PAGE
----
Family Planning

Comprehensive Resources and Links

Our comprehensive patient educational resources provides easy access to various clinical information, easy-to-understand descriptions, causes, warning signs and symptoms, treatment options, prevention techniques and more.  

We encourage you to contact our practice if you have questions, concerns or require a consulttaion or treatment.

Contraception

At Suffolk OBGYN we recognize that contraception is a very personal choice and as medical providers specializing in woman's health we are dedicated to providing information and access about contraception choices for patient review and consideration.  Birth control methods to prevent pregnancy include progestin only pills and injections; combined estrogen and progestin pills, patches, and the vaginal ring; long acting reversible contraception (LARC) including the intrauterine device (IUD) and implant; barrier methods including the diaphragm, sponge, cervical cap, and condom.

When it comes to birth control, women have more options than ever. But more choices mean there’s a lot more to consider. So how can you choose which pregnancy prevention method is right for you?

The most important step is to weigh your options with your doctor. You’ll want to find out how each form of birth control will affect your health. Factors like high blood pressure, your smoking habits, and a history of breast caner should all have an impact on your selection.

The most popular forms of birth control in the United States, according to the National Center for Health Statistics, are oral contraception, tubal ligation (having your tubes tied), and condoms. While no one method is foolproof, the IUD is a T-shaped device that's inserted into the uterus by your doctor and is very effective in preventing pregnancy. 

In addition to preventing pregnancy, condoms provide some protection against sexually transmitted diseases (STDs). However, other birth control methods do not provide protection against STDs, so condoms should also be used.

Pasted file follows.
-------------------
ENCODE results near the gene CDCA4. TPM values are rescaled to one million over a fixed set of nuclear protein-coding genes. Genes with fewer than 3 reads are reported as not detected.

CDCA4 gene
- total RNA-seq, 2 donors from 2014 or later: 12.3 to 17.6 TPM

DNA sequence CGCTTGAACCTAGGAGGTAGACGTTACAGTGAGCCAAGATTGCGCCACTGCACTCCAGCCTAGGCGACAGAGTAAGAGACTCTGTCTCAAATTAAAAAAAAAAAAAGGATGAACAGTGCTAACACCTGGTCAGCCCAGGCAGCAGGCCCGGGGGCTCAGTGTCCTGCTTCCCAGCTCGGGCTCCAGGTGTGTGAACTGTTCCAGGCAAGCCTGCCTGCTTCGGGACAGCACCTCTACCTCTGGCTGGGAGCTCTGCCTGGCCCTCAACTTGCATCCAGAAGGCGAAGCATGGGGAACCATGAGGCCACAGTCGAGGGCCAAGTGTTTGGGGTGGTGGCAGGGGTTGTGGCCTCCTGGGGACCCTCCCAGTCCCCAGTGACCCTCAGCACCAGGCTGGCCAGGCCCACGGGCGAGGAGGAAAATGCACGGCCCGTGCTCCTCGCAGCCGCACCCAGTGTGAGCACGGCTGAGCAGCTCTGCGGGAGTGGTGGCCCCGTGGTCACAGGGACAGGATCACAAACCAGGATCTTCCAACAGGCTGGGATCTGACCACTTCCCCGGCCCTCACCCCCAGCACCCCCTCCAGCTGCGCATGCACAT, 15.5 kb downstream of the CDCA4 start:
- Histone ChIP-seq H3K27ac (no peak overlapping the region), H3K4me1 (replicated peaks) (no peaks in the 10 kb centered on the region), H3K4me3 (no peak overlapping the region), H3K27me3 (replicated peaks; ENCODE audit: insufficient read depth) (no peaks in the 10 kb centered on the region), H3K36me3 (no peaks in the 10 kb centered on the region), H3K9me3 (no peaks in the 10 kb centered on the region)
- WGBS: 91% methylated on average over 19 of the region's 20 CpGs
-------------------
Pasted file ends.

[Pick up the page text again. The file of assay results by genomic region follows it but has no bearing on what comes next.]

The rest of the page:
Pregnancy

Infertility

Educational Resource Links

The American Congress of Obstetricians and Gynecologists

WEbMD

Mayo Clinic

Sexually Transmitted Disease

Mother to Baby 

Breastfeeding

Baby Name Database

Menpoause

Mobile Apps

WebMD Symptom Checker

My Days-Period & Ovulation Tracker

My Pill-Birth Control Reminder

Ibirth Contraction Timer

 

 

 

Family planning is a process in which an individual or couple comes up with a strategy of when to become pregnant and how to use birth control methods to carry out these plans. Family planning is a concept typically used by a female-­male couple to control when, how and if they conceive. For this reason, it is not necessarily synonymous with birth control, as adoption, sterilization and abortion also fall under the family planning umbrella.

Education is a large part of family planning. Health care professionals can provide information and counseling for people who may not understand the impact that having a child brings to their health, finances and lifestyle. This is especially helpful for those living below the poverty line or in developing countries, especially when access to medical facilities is limited. Educating people on birth control options means lessening the maternal and infant death rate, limiting the spread of STIs, and increasing life expectancy. These resources are often available free or at a reduced cost to those who qualify.

For couples who may be experiencing difficulty conceiving, family planning may include fertility treatments, assisted reproductive technology, or adoption opportunities. Ongoing counseling is essential for this group as well, especially when considering the emotional impact of fertility treatments and the financial and legal aspects of adoption.

With approximately half of the pregnancies in the United States still considered unintended or unplanned, family planning is an invaluable resource for all people.